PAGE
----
Declaration of Interest

The author has no relevant affiliations or financial involvement with a financial interest in or financial with the subject matter or materials discussed in the manuscript

Conflicts of Interest

There is no conflict of interest


  1. The term "postmodernity" appears in historiography, to describe our time, for the first time in Toynbee's monumental work A Study of History, begun in 1922 and published between 1934 and 1954.
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  4. Thus, Lynn White, Jr, Historical Roots of Our Ecological Crisis, in the Environmental Handbook, 1970. This North American historian denounces the brutal technical exploitation that Western man has done on nature, blaming the Judeo-Christian tradition of arbitrarily interpreting the technical relationship with the world. John Cobb, another North American theologian, also holds Western Christianity responsible for perverting the biblical order and demands that the Christian take greater responsibility for the preservation of extra-human nature, especially non human life. Wolfhart Pannenberg thinks, rightly so, that Cobb is too influenced by Lynn White’s erroneous argument, because the high regard for individual human life does not necessarily imply contempt for non-human nature. (Cf. Pannenberg W. Anthropology in Theological Perspective, Kentucky 1985. 95).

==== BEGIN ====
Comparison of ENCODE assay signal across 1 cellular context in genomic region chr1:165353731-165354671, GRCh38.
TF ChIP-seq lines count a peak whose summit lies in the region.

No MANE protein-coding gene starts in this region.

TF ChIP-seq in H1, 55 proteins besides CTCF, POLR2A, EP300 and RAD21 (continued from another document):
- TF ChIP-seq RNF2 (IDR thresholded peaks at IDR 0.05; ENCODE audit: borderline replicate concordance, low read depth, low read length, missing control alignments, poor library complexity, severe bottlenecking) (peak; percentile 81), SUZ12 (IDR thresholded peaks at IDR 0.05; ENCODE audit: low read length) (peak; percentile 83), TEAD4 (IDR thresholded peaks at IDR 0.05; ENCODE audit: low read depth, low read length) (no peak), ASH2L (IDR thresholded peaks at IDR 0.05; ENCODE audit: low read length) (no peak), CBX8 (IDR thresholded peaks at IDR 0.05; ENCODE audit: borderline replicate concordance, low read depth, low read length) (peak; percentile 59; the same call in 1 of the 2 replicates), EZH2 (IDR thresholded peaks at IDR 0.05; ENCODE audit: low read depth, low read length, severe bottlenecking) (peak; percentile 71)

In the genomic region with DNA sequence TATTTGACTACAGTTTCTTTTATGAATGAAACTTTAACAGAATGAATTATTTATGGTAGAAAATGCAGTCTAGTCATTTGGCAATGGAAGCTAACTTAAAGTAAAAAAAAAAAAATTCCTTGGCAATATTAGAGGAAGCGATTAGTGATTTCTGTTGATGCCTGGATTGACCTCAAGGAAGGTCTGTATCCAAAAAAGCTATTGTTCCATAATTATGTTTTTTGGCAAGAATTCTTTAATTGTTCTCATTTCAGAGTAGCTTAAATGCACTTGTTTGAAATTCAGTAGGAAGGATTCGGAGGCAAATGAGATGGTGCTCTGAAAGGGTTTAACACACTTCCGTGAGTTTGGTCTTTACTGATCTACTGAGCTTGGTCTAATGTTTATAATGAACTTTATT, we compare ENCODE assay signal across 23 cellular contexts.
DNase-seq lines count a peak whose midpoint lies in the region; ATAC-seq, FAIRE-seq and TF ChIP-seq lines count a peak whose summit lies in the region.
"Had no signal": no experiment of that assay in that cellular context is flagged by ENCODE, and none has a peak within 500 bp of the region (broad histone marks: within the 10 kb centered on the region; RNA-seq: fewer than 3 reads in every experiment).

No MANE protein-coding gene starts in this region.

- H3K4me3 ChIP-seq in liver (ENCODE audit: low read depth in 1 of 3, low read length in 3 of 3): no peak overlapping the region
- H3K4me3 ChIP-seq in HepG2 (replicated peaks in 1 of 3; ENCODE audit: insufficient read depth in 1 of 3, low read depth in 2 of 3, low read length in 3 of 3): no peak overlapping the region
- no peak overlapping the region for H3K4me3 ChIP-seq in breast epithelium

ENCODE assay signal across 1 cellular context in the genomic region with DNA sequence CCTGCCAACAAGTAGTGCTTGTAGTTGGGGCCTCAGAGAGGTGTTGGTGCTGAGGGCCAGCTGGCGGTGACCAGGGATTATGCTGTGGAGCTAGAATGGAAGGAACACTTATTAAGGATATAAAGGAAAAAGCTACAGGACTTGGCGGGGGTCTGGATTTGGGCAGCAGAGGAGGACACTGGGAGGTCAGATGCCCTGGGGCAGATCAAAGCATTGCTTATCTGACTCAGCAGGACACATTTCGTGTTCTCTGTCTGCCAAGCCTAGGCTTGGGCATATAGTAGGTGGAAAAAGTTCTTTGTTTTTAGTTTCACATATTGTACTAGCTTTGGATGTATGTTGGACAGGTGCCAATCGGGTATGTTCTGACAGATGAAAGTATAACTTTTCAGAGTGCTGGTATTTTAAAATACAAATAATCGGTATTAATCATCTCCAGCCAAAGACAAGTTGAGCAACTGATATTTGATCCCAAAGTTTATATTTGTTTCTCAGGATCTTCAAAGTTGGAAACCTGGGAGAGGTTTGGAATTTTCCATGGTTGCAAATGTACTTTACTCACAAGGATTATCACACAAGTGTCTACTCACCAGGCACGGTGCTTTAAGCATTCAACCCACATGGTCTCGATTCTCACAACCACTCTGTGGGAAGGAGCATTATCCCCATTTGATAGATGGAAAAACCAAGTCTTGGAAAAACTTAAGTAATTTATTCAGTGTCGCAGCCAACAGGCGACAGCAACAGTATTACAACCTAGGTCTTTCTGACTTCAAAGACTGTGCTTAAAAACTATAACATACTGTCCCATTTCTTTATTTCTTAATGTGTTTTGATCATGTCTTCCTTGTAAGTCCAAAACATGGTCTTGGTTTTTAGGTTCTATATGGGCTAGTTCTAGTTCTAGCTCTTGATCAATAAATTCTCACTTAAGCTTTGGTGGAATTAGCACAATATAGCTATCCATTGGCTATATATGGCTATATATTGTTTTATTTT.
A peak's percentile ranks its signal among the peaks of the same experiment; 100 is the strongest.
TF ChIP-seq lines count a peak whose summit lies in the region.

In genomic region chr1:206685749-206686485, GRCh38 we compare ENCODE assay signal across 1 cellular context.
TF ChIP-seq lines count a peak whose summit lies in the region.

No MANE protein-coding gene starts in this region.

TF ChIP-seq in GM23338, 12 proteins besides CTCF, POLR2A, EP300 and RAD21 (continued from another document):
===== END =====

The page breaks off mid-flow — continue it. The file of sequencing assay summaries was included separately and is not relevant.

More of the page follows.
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  19. When Larmore wrote Patterns of Moral Complexity (Cambridge: Cambridge University Press, 1987) he was following the lead of other contemporary liberals, such as Ronald Dworkin, Public and Private Morality (1978) and Bruce Ackerman, Social Justice and the Liberal State, 1980.
  20. Larmore C. Political Liberalism. Political Theory. 1990. 18. 358.